Madison: Hackers have stolen $US2.3 million ($3.2 million) from the Wisconsin Republican Party's account that was being used to help reelect President Donald Trump in the key battleground state, the party's chairman told The Associated Press on Thursday.
The party noticed the suspicious activity on October 22 and contacted the FBI on Friday, said Republican Party Chairman Andrew Hitt.
Hitt said the FBI is investigating. FBI spokesman Leonard Peace did not immediately return a message seeking comment.
The attack was discovered less than two weeks before Election Day, as both Trump and Democratic rival Joe Biden made their final push to win Wisconsin and its 10 electoral votes.
Trump won the state by fewer than 23,000 votes in 2016 and planned his third visit in seven days on Friday.
Biden also planned to campaign in Wisconsin on Friday. Polls have consistently shown a tight race in the state, usually with Biden ahead by single digits and within the margin of error.
Hitt said he was not aware of any other state GOP being targeted for a similar hack, but state parties were warned at the Republican National Convention this summer to be on the lookout for cyber attacks.
“We have been in contact with the state party and are assisting them through this process," said Republican National Committee spokesman Michael Ahrens.
"The RNC never left Wisconsin after 2016, and we are confident that our ground game and the millions we are spending on TV and digital will deliver us another win there in 2020.”
The hack exposed new tensions in the final days of the race between the Trump campaign and the state party, which overspent and failed to properly account for its expenditures in 2018, leading to a shakeup in top party leadership.
Campaign officials in Wisconsin learned about the hack from media reports and were furious that state officials had not briefed them on how it might impact operations, according to a Trump campaign official who requested anonymity because the person was not authorized to discuss internal conversations.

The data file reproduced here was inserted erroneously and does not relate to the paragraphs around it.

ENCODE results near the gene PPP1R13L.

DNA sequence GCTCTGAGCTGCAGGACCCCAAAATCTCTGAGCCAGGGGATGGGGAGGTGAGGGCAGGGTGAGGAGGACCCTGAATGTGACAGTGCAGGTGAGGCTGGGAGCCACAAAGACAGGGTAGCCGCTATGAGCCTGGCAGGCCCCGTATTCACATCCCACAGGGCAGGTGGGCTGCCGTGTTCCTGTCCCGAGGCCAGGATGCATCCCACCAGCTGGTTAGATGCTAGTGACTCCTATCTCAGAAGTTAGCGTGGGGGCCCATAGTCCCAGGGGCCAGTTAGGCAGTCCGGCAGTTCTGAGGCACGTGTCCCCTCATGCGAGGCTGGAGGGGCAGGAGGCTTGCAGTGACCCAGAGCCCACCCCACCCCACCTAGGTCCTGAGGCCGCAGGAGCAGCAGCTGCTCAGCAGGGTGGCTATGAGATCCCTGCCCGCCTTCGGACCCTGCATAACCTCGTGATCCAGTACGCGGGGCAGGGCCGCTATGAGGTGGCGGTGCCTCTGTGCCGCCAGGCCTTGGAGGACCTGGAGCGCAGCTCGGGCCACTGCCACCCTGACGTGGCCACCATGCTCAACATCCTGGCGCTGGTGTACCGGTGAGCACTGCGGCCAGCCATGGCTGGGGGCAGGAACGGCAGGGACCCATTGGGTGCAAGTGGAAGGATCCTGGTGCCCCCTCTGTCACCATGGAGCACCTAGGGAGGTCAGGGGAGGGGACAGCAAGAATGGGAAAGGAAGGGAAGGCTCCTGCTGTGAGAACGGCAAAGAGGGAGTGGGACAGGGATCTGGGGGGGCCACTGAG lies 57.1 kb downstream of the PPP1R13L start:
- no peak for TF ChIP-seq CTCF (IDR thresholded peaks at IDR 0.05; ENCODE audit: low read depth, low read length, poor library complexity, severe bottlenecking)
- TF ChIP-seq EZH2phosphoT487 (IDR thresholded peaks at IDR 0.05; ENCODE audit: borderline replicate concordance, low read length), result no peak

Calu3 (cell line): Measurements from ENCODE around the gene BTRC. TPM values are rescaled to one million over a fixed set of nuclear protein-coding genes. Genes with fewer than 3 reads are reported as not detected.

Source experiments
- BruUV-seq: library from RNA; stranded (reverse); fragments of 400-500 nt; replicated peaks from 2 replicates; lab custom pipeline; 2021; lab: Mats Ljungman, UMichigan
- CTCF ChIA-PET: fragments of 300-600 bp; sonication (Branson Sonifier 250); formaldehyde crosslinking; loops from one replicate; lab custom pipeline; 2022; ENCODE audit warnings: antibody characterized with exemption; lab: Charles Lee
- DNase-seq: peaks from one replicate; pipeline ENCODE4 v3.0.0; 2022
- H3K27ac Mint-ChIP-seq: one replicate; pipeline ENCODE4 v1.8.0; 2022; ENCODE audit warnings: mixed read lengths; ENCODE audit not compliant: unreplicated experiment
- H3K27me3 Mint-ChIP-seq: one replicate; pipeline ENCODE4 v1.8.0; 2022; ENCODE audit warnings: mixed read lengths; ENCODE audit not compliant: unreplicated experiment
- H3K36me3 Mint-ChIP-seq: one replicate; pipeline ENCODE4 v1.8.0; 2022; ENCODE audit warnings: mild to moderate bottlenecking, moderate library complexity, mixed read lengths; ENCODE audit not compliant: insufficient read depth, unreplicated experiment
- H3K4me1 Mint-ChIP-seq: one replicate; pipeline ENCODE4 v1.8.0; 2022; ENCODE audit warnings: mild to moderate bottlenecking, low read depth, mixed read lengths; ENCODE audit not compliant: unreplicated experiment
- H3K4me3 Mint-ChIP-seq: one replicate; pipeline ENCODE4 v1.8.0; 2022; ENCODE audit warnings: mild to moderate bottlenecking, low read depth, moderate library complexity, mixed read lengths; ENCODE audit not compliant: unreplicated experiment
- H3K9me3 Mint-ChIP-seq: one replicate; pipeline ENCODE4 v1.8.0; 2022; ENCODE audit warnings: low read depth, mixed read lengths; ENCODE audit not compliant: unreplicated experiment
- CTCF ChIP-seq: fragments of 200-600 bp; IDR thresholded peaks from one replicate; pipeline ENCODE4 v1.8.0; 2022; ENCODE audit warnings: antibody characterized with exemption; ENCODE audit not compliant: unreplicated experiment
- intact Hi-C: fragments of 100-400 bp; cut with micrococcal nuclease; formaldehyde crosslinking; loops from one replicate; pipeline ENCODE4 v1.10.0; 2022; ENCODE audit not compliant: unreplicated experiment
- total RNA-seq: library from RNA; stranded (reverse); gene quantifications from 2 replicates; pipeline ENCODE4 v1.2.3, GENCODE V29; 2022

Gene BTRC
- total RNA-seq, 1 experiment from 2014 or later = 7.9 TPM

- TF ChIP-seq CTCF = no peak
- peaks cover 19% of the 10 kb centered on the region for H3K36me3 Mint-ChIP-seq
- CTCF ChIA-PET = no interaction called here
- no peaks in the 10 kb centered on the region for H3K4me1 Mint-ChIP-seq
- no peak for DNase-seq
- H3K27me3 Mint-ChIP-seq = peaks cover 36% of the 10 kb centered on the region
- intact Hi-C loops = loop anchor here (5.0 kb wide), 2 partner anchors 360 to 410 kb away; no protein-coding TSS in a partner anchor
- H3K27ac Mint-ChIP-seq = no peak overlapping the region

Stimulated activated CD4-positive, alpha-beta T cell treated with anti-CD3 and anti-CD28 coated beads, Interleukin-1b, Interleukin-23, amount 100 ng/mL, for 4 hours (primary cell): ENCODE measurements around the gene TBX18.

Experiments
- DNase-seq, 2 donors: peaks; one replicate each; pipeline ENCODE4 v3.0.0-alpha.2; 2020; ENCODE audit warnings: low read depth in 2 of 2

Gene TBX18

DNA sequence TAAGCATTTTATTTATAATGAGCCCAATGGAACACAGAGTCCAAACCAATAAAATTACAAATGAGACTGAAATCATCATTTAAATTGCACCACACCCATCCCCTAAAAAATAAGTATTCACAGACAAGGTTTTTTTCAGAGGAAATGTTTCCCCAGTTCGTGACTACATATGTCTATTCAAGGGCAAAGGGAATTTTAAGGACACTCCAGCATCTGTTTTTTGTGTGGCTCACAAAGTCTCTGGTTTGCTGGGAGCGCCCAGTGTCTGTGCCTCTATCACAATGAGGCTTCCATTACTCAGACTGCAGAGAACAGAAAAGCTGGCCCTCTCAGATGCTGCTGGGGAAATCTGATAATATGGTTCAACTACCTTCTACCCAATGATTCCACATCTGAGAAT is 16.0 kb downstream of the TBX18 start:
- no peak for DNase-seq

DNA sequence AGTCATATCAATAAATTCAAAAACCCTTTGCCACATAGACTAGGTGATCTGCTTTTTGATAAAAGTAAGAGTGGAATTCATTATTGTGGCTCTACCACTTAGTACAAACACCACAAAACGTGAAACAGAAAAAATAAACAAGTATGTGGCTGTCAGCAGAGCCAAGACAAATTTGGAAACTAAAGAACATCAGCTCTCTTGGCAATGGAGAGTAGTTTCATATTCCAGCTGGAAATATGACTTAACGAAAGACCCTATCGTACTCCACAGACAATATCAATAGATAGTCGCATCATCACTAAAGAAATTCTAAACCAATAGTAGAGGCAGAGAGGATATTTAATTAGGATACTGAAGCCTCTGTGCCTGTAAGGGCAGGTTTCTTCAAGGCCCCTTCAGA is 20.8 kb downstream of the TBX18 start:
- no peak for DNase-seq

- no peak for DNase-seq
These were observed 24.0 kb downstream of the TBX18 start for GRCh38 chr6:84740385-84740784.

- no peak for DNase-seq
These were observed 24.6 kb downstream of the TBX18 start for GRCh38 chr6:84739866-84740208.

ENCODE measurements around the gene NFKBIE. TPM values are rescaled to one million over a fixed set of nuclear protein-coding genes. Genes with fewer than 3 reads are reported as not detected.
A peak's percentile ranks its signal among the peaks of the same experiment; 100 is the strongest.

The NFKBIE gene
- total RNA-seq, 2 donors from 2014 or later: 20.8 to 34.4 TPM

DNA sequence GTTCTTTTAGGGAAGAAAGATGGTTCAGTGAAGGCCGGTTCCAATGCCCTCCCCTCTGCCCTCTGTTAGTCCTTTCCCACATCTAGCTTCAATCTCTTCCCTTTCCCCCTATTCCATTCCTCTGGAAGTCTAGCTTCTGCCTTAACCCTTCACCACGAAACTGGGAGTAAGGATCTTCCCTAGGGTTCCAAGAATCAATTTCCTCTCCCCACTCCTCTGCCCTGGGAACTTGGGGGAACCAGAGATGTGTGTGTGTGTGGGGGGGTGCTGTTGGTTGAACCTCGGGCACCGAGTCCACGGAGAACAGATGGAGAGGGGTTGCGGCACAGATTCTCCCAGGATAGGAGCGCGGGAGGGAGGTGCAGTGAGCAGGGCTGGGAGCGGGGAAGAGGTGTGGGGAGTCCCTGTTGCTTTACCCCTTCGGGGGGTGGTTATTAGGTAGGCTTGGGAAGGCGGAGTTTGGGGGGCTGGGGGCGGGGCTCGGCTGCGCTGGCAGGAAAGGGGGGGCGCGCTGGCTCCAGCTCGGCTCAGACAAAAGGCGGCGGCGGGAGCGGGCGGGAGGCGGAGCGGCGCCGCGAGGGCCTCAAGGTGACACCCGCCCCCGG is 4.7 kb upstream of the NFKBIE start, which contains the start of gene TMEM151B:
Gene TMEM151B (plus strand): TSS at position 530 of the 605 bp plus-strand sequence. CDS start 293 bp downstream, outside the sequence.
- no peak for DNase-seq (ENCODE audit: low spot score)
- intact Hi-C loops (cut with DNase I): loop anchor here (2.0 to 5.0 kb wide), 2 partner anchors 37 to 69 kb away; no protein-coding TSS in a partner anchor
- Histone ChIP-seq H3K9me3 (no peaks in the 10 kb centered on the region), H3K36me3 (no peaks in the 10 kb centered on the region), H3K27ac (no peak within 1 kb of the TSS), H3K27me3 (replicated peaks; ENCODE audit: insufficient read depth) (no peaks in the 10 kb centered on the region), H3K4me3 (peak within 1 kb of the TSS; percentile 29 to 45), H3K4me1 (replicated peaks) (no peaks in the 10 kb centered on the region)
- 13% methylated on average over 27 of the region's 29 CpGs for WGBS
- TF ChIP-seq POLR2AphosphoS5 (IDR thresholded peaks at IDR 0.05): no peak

There have been more than 800 attempted phishing attacks for financial gain targeting the Wisconsin Democratic Party this campaign cycle, but none has been successful, said party spokeswoman Courtney Beyer.
Hitt said the hackers manipulated invoices from four vendors who were being paid for direct mail for Trump's reelection efforts as well as for pro-Trump material such as hats to be handed out to supporters. Invoices and other documents were altered so when the party paid them for the services rendered, the money went to the hackers instead of the vendors, Hitt said.
The hack was discovered after someone noticed that an invoice was generated that should not have been, he said.
Hitt said it appears the attack began as a phishing attempt and no data appears to have been stolen, said party spokesman Alec Zimmerman.
The money was stolen from the state party's federal account, which currently contains about $US1.1 million ($1.57 million), but that number fluctuates daily because of quick moving resources late in the campaign, Zimmerman said.
Campaign finance reports filed this week in Wisconsin show Democrats have raised far more money than Republicans. The state Democratic Party raised nearly $US59 million over the past two years compared with just $US23.7 million for Republicans.
Early voting is in full swing in Wisconsin, with more than 1.6 million ballots returned as of Thursday morning. That is nearly 55 per cent of the total vote cast in 2016.